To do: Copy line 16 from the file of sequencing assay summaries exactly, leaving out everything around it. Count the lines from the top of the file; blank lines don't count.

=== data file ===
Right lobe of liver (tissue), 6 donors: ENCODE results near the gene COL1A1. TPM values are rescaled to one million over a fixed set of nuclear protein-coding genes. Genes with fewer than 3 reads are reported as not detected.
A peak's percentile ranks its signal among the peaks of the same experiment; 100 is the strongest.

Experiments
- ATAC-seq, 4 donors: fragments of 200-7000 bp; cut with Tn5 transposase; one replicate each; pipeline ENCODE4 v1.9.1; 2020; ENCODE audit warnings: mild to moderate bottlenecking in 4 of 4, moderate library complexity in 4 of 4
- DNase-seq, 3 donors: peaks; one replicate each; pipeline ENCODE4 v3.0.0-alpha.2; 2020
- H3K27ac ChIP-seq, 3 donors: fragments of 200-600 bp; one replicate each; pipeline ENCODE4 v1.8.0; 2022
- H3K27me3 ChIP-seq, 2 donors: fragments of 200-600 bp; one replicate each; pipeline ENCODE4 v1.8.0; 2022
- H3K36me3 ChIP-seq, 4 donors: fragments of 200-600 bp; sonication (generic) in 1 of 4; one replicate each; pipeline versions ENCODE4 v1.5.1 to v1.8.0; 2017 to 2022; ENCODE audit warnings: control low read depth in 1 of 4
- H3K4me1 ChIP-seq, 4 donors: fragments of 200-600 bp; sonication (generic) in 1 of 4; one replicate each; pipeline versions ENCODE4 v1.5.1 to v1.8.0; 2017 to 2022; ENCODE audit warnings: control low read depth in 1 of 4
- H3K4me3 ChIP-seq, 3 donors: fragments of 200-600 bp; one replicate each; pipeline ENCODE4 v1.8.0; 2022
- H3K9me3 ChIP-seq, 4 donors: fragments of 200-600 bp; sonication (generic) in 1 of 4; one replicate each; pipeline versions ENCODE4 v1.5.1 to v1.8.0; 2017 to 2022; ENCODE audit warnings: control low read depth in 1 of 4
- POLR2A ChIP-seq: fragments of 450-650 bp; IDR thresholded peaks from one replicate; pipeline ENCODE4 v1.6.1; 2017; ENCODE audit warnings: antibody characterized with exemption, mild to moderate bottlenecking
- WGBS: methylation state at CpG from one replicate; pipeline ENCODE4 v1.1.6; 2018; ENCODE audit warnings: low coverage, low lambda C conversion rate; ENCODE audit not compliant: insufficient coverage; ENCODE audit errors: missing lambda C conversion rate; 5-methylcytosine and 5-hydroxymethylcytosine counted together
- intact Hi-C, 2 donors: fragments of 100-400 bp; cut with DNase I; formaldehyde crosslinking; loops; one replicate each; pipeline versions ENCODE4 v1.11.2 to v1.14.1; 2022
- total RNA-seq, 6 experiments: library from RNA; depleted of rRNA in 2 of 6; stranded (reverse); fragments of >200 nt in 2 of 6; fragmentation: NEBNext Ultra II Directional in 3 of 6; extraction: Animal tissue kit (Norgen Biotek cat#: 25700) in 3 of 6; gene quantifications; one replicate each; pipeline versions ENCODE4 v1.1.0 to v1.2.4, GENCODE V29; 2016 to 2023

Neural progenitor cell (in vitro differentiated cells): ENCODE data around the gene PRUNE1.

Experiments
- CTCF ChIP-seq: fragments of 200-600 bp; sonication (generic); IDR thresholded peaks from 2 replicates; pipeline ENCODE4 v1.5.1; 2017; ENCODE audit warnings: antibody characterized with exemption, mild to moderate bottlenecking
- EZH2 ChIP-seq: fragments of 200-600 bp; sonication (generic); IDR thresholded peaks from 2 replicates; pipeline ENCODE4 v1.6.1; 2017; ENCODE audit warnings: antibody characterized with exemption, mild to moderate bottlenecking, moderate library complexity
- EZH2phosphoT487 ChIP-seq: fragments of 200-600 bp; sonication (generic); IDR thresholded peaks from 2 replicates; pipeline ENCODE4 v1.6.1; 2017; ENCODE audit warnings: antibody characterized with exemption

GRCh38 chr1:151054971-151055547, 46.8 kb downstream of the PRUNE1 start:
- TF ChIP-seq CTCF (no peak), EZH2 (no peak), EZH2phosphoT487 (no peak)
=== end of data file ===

Neural progenitor cell (in vitro differentiated cells): ENCODE data around the gene PRUNE1.